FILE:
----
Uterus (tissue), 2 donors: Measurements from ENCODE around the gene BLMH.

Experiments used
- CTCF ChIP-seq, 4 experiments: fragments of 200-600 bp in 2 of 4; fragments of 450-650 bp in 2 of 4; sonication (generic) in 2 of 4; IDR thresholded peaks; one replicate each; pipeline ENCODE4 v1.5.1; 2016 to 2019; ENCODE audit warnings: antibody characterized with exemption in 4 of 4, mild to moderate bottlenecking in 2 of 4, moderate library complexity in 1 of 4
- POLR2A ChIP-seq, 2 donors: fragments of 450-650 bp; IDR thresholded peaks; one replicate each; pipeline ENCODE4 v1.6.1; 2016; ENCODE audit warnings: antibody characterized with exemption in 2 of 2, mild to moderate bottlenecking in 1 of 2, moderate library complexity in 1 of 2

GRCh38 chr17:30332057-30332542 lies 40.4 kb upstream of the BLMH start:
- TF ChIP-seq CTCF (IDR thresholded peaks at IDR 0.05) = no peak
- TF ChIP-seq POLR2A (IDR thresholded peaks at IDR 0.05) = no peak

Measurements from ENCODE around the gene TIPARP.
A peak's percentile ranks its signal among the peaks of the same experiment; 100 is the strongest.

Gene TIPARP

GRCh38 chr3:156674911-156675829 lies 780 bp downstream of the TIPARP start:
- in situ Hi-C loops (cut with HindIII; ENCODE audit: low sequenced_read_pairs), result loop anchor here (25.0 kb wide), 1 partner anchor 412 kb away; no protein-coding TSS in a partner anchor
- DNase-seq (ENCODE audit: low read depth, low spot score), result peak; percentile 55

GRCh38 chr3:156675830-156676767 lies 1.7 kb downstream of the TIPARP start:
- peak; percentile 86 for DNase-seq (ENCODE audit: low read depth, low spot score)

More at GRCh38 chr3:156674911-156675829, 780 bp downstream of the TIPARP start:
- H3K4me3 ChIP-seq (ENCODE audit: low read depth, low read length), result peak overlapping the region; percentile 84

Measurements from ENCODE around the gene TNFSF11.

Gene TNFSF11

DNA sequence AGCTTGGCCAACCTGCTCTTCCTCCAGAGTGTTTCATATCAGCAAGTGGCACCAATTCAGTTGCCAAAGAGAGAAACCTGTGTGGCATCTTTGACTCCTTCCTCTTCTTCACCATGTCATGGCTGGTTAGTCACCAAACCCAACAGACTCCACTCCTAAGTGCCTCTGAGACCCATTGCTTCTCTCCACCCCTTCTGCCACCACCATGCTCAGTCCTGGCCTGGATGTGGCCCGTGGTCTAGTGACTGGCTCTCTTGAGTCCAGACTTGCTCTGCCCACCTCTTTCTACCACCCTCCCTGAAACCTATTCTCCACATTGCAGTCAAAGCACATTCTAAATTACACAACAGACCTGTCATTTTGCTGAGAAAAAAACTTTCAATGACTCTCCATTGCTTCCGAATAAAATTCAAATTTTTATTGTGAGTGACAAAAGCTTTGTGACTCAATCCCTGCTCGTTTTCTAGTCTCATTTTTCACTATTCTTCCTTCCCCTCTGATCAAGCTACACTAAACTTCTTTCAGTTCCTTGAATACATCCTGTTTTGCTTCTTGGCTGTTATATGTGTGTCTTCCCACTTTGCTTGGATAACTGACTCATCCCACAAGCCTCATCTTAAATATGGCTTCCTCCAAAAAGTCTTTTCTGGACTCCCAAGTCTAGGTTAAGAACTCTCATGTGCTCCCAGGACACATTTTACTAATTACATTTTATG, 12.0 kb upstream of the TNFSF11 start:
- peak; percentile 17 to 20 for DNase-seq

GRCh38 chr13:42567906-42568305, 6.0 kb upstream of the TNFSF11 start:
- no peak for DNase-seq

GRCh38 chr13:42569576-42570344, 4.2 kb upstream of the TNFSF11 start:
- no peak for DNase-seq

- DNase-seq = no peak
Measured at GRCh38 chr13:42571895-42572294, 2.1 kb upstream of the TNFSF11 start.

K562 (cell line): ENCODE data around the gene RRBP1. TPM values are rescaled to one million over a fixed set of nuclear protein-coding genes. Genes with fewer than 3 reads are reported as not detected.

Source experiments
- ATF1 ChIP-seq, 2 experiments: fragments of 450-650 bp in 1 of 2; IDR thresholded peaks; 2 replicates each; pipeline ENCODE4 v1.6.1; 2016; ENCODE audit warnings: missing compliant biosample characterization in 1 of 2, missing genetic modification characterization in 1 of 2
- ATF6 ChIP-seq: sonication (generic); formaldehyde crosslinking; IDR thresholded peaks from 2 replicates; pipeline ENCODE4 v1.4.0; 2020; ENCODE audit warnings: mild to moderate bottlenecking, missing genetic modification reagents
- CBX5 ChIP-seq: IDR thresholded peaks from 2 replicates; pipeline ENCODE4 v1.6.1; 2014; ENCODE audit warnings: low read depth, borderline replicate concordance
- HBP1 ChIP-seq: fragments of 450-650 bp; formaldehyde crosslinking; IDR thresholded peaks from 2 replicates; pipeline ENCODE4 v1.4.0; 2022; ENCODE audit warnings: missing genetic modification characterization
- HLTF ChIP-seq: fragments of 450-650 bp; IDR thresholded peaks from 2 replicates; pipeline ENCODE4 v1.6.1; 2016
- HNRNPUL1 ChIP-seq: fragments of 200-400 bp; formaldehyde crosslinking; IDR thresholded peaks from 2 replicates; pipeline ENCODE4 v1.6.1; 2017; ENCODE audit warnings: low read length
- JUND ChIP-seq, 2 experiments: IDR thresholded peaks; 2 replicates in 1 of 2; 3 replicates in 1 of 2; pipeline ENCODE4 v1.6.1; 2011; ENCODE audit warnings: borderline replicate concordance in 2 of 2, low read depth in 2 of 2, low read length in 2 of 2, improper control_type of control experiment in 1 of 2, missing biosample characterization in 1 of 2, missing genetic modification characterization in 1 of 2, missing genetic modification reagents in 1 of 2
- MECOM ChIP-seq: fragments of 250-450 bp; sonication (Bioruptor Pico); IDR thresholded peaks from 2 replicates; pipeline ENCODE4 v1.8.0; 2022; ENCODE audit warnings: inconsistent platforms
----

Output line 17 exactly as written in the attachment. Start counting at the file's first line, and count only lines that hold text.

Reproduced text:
- H3K4me3 ChIP-seq (ENCODE audit: low read depth, low read length), result peak overlapping the region; percentile 84